Unless it’s wrong.

But it can’t be. This is the guy. Has to be. He near as dammit admitted it.

It’s an agonising decision for an editor to have to make: hold the story until it’s locked down and risk losing the scoop of the year, or run what you have?

Here’s what I would have done: I’d have held the story.No question.

I’d have held the story, and then encouraged the reporter to send Nakamoto a registered letter. In it, they’d lay out our evidence. We’re publishing in a week, the letter would say, but we don’t want to get the story wrong. We know you value your privacy, so how about this: I’ll come to your home at a time that suits you, we’ll go for lunch to a safe, public place and you can tell me the whole story. I’ll then publish the first exclusive interview with the real man behind Bitcoin — let the world understand the man behind this remarkable invention. But what I won’t do is publish any information that might lead to you being identified. Won’t describe you in any distinct way, won’t even say what state you live in. Deal? Here’s my number, please give me a call. Otherwise I’ll try you in a few days.

And then we’d have waited. No one else was close. This guy wasn’t a criminal, he wasn’t going to run. There’s every chance, if he’s the guy, he’d agree to the sit-down. You can always publish later.

Don’t misunderstand me. This is a hell of a scoop. And this relaunch issue is really important for Newsweek. But I’d still have held the story. Not because Pando has only ever published stories that are locked down. Not because we’ve never taken a risk, or made a mistake.
I’d have held it for two very simple reasons…

1) If the story is wrong, or even if it’s right, a guy could be killed. At the very least, his quiet life is ruined. No cover splash is worth that risk. You’ve got to give the guy a chance to stay anonymous. It would still be a gigantic scoop. Now, best case scenario, Nakamoto is the Bitcoin guy and Newsweek is embarrassed. Worst case doesn’t bear thinking about.

2) This is the Bitcoin community you’re dealing with. Hacktivists, Redditors, doxxers. Whatever the truth of the story, you doxx the guy who invested Bitcoin and your week is about to get very, very annoying. I genuinely feel bad for Newsweek’s Leah Goodman who said earlier that she had only just learned the meaning of the word “doxx”. I fear she’ll be much more familiar with it soon. Newsweek just hung their reporter out to dry because they needed a big relaunch splash. Whoever Goodman’s editor is should be ashamed of his or herself tonight. You just don’t put a reporter in this position.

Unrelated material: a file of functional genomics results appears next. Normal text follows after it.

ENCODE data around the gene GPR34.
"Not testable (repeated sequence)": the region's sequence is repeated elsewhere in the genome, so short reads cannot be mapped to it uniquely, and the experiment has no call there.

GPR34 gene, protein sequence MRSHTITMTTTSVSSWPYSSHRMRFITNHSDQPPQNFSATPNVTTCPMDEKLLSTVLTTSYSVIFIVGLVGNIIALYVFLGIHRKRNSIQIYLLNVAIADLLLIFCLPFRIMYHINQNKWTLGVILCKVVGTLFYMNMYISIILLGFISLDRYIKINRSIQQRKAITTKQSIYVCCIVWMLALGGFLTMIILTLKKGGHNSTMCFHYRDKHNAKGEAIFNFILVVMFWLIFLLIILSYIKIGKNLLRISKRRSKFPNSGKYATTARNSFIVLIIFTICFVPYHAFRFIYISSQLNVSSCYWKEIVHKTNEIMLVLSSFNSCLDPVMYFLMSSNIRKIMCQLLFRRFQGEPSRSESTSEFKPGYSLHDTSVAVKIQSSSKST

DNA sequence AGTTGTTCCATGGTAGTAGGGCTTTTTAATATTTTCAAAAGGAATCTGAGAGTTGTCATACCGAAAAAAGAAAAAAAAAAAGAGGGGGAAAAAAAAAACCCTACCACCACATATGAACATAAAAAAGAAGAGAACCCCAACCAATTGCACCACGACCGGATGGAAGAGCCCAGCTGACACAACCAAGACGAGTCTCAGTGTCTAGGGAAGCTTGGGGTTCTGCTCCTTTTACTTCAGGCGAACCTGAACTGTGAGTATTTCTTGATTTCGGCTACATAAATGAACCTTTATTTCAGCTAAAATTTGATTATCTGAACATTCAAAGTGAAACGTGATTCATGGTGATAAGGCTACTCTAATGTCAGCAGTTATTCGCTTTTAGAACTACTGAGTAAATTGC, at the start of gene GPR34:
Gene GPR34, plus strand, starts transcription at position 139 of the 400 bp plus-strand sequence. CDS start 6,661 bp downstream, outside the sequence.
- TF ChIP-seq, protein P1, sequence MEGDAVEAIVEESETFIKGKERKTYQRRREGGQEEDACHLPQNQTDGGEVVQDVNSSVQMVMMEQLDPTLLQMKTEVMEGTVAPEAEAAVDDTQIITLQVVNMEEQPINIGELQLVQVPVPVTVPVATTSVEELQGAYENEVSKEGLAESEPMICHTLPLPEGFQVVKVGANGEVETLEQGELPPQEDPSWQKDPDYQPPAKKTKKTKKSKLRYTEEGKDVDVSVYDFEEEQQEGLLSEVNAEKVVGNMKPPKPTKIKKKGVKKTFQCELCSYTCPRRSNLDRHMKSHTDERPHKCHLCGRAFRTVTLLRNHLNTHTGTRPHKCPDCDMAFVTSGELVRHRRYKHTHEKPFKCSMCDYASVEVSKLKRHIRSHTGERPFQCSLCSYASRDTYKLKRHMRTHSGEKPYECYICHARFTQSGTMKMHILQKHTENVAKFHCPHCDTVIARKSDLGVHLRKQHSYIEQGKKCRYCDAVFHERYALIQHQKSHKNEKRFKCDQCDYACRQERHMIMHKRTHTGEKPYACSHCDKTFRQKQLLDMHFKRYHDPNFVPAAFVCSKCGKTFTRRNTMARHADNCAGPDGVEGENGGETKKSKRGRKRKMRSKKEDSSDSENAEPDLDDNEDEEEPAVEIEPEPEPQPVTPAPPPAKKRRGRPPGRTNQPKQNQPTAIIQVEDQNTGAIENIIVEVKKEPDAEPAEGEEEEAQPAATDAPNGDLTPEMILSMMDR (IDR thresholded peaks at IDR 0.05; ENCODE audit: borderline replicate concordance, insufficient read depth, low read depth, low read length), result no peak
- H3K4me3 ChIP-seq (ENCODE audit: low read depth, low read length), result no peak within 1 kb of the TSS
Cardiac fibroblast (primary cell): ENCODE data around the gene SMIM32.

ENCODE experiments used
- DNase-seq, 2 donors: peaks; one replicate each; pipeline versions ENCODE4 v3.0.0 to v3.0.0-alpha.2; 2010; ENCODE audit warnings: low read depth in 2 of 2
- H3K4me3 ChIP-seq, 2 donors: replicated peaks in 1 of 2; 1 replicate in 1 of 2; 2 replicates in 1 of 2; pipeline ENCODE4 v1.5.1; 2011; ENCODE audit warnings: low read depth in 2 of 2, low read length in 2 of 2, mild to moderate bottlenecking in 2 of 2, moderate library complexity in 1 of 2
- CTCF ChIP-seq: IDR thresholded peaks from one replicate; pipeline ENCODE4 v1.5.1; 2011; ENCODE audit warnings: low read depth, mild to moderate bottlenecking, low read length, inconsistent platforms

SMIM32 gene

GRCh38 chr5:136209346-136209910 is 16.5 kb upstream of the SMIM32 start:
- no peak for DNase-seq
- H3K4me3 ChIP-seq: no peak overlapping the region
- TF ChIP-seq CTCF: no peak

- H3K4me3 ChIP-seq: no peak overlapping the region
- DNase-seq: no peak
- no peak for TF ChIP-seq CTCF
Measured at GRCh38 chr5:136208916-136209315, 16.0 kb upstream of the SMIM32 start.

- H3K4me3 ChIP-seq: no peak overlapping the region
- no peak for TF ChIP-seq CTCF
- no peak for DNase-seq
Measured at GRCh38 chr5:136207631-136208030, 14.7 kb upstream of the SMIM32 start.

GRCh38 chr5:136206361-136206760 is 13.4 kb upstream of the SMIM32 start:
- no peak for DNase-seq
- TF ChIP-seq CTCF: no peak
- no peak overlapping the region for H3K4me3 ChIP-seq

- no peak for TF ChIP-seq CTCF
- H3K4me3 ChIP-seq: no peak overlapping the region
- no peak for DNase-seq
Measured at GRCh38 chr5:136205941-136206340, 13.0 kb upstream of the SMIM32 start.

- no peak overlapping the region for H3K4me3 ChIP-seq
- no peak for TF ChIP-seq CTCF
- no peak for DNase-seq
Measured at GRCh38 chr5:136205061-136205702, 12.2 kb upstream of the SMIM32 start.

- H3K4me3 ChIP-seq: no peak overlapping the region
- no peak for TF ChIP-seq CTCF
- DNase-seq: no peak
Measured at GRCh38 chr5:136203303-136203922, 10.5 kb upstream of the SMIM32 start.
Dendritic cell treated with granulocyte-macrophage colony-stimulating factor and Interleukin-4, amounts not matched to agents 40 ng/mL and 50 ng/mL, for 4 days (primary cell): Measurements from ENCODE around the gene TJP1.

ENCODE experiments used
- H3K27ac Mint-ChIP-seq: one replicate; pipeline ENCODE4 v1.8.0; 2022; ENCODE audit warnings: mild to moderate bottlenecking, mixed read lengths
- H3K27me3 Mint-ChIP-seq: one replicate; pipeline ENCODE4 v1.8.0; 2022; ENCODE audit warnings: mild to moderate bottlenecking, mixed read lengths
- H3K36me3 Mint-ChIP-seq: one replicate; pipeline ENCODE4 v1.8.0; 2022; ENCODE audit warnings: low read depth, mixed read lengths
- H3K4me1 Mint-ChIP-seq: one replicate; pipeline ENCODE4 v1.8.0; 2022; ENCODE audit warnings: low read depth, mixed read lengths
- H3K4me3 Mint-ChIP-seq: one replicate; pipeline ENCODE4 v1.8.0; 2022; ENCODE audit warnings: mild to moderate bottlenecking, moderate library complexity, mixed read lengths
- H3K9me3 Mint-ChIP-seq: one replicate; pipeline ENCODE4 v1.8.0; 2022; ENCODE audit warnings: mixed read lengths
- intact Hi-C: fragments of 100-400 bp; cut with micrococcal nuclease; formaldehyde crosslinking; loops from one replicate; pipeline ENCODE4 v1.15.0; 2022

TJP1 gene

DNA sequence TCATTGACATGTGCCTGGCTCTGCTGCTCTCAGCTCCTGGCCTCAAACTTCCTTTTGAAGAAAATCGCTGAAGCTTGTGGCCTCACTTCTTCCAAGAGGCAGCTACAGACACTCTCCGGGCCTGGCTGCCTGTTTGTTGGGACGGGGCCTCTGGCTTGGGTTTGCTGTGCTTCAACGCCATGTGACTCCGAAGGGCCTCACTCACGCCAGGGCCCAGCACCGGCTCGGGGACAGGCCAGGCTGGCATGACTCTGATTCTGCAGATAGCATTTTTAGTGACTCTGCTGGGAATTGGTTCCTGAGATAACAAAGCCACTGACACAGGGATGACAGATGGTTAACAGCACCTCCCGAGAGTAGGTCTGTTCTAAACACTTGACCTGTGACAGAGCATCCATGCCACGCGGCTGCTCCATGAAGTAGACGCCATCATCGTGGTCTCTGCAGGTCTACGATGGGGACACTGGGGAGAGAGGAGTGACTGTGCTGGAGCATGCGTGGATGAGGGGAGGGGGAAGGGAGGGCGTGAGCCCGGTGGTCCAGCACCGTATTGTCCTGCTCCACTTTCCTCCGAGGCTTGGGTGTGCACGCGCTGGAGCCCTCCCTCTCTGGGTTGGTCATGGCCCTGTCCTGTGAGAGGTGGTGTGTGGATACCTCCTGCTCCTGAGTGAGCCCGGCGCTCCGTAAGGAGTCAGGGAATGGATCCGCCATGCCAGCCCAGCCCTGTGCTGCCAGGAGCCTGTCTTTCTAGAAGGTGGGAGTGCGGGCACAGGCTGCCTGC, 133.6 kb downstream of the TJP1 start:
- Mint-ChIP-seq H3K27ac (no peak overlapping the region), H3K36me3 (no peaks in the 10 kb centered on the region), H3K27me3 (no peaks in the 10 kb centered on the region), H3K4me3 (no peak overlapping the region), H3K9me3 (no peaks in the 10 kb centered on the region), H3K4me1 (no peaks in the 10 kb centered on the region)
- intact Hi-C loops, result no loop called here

Relaunch issues fuck with editors’ brains. When the New Republic relaunched, Chris Hughes lost his nerve at the last minute and canned Steve Brill’s incredible “Bitter Pill” story in favour of a presidential handjob.  Time got all the glory, and the circulation boost. At least no one got hurt. This time it’s Newsweek who handed a rival — the AP — a huge story (the first interview with Nakamoto!)  while covering themselves in ten tons of shit.

Tomorrow’s grand Newsweek relaunch party at SXSW is going to be interesting.

Pierre Omidyar’s fog of transparency and the Miranda rights of journalism


Paul Carr
March 6th, 2014

I’ve pretty much made a career out of admitting, and learning from, my mistakes. Some of those mistakes have been huge and potentially unforgivable, others minor and probably understandable.

On Sunday night, while talking to Erik Wemple from the Washington Post, I made a mistake that I hope falls into that second category.

Wemple had called to ask some follow-up questions about Mark Ames’ story on Pierre Omidyar, published on Pando last week. One of those questions was exactly how long we had given Omidyar Network to comment on the story.

That’s where I made my mistake: Breaking my general rule of never starting an on the record reply with “I think” or “probably” rather than actually checking the facts before speaking. I told Wemple I couldn’t give him an exact time but I thought it was probably a “small number of hours.” I also added a (perhaps too honest) caveat that we’d deliberately given First Look less time than normal to comment on the story. Wemple quoted me accurately in his post, including my caveat…

“Honestly, I was thinking, ‘I don’t trust [First Look's Glenn] Greenwald one bit.’ He would have a response up before we even post our thing,” says Carr.

It wasn’t until the next day, when Wemple emailed to ask for a follow-up comment, that I actually checked my sent items and realized I’d screwed up. For a dull technical reason (short version: I cannot operate basic technology) the request for comment I was certain I’d sent to Omidyar late on Friday morning had actually left my outbox at 12:22pm, only about ten minutes before our story went live. Still prior to publication, but not the “small number of hours” that I’d originally told Wemple. Mea maxima culpa.

Since quitting drinking, 1600 days ago, I’ve worked very hard to always be honest and fair in my dealings with people. And when I screw up, even in small ways, I take pains to admit it. So, duly embarrassed, I spoke to Wemple, admitted my error, apologized and gave him a couple of quotes to use in his follow up piece. He was very  decent about the whole thing. I even tweeted at Omidyar, acknowledging that we’d given him less time to respond to this particular story than I would have liked.